A large portion of chapter 1, twenty five pages to be exact, goes over the six principles of the law of attraction. Overall this section is an interesting read and definitely full of information that arguably is useful to everyone. It touches on the importance of positive thinking, choosing to be present and fully engage in life, to be optimistic as we practice patience and mindfulness while carefully selecting a tribe to put around us that supports the best version of ourselves. All good stuff. All a good reminder for each and every one of us.
The big red-flag weakness for me in part 1 was found in principle 3, magnetic desire. While I agreed with Swart here when she discussed that optimists in life fare better than pessimists and agree that being flexible and open to opportunities, I feel that Swart missed the mark using her own personal life as an example. This was a trending weakness for me in the book actually, Swart using her own personal examples, as most readers probably couldn’t identify with them. Here she talks about starting over, leaving medicine behind and undertaking training as a life coach. She quit her job, moved back in with her parents, then took money from her ex and others to cover her rent as she held onto her “magnetic desire” that work would turn up and she’d be successful in her new career. Great in theory, but missed the mark because a lot of people are probably not fortunate enough with financial or emotional support to do the same. When Swart uses examples throughout the book from the clients she coaches she tends to hit ideas home better for the everyday reader.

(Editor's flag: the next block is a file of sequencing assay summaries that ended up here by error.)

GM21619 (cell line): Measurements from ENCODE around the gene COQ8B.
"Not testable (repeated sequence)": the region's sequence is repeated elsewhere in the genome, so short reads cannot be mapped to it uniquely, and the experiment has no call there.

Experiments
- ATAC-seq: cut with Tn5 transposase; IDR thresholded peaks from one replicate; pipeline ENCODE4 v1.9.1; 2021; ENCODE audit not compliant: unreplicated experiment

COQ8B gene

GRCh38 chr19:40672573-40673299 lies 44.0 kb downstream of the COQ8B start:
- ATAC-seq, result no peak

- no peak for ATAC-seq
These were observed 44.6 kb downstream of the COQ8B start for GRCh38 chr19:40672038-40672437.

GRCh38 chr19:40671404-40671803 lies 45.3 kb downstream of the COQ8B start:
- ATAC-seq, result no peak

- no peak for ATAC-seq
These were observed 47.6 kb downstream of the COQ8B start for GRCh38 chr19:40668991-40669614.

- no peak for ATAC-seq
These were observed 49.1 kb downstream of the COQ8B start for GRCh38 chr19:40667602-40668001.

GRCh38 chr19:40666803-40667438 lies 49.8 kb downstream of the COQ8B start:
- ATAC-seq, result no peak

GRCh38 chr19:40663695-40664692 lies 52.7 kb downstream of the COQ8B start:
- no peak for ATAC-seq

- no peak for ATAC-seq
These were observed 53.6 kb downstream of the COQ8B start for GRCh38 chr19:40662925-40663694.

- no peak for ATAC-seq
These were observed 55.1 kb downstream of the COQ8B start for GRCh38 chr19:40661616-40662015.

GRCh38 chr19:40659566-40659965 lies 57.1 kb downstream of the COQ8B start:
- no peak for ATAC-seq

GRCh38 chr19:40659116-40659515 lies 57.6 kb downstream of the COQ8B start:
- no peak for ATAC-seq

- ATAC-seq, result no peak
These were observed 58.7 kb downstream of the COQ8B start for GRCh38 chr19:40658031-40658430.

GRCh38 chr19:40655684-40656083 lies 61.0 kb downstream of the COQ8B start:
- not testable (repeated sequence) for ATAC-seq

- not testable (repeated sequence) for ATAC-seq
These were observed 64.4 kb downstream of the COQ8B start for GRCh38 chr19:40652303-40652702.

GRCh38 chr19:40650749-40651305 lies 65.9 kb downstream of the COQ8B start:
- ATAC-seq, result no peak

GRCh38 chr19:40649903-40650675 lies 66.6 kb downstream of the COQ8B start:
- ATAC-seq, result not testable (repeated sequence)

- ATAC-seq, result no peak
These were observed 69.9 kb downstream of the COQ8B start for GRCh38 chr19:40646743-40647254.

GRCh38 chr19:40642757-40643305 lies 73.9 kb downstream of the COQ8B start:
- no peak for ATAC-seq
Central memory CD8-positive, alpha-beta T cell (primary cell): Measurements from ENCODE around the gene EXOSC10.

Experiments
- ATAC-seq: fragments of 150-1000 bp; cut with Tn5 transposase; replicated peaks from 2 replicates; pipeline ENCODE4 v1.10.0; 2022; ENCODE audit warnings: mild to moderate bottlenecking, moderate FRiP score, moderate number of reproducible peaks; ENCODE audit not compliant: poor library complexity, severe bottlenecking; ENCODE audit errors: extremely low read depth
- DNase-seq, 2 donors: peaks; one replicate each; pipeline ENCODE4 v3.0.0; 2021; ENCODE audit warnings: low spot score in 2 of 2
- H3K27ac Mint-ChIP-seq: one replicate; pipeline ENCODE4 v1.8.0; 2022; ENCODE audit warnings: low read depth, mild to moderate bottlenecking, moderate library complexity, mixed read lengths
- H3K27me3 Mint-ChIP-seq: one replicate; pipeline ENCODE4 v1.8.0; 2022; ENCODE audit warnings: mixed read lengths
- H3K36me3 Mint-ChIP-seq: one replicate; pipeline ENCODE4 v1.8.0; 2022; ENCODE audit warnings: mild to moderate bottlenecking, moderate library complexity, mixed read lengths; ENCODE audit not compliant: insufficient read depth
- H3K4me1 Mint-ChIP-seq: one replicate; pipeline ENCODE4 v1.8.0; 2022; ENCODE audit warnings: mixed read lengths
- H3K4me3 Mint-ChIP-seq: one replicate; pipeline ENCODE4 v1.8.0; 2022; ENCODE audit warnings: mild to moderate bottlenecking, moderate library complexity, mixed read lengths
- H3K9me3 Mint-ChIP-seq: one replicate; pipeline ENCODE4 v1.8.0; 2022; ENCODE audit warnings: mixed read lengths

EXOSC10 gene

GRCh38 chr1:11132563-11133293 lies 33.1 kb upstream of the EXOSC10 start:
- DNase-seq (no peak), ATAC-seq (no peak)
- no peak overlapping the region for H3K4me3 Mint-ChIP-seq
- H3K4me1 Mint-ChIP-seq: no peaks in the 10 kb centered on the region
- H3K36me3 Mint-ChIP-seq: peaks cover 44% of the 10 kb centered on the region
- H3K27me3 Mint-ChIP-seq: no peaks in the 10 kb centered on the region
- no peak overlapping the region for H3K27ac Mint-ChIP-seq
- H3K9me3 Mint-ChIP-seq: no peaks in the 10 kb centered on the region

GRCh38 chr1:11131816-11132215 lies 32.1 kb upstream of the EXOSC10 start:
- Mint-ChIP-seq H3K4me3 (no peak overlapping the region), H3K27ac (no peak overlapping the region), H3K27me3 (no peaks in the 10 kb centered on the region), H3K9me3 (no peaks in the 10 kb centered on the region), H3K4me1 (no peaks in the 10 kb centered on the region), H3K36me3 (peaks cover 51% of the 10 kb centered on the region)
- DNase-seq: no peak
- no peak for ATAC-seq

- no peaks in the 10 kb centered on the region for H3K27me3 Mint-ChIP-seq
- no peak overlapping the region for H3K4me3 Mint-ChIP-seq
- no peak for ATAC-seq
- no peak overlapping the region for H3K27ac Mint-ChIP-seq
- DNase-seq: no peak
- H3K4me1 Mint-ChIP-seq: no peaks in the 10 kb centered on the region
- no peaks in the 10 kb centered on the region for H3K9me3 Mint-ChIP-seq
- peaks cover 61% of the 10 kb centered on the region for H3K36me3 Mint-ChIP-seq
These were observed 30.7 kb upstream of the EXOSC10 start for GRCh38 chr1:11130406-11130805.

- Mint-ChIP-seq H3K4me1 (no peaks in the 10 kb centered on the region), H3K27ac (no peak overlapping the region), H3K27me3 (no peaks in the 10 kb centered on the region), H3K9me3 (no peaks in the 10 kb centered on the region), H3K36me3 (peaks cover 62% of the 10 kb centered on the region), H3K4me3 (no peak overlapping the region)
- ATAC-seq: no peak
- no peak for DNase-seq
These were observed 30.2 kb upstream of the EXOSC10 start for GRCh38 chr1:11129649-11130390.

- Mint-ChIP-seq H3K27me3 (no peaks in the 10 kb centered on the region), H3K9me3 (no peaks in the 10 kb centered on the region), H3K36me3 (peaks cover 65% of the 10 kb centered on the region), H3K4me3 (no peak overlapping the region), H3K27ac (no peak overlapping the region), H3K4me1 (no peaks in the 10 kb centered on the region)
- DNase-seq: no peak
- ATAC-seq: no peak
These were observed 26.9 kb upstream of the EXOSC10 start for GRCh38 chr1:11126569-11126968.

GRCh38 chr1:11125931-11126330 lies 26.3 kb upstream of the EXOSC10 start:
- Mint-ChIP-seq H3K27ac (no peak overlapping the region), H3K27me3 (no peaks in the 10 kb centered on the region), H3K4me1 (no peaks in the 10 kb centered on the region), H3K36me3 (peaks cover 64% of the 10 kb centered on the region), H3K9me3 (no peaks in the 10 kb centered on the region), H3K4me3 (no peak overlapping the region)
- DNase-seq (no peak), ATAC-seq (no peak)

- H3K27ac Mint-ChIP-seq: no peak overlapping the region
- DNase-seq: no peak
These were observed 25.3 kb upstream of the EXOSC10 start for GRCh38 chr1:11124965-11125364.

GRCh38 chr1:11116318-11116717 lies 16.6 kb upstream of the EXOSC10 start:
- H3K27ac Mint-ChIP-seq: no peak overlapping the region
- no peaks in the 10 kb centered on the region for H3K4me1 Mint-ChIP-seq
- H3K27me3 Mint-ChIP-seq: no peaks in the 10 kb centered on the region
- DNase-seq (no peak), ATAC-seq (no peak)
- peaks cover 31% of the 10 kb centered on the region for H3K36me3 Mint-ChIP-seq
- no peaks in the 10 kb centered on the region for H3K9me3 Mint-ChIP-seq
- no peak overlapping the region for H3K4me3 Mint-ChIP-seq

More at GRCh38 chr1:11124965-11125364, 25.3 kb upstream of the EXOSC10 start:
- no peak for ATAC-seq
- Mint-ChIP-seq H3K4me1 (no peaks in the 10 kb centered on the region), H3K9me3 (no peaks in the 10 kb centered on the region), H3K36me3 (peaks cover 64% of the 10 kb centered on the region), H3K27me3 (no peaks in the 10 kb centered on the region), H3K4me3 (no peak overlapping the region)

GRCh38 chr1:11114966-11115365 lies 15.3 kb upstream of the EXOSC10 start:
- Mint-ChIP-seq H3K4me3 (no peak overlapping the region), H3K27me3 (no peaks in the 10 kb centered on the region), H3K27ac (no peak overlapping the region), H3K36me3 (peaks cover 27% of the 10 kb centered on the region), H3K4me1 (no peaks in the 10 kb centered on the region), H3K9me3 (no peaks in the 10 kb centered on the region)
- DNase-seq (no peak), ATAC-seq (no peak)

Part 2, The Elastic Brain, is where I personally really struggled with this book. First off, this part includes the heaviest neuroscience talk ranging from embryonic nerve cells in the brain to a lot of talk about the brain of infants and their growth. Interesting topic? Yes. What I was wanting to read about in a self-help book? No. If I’m being honest, my personal notes for this read SNOOZE.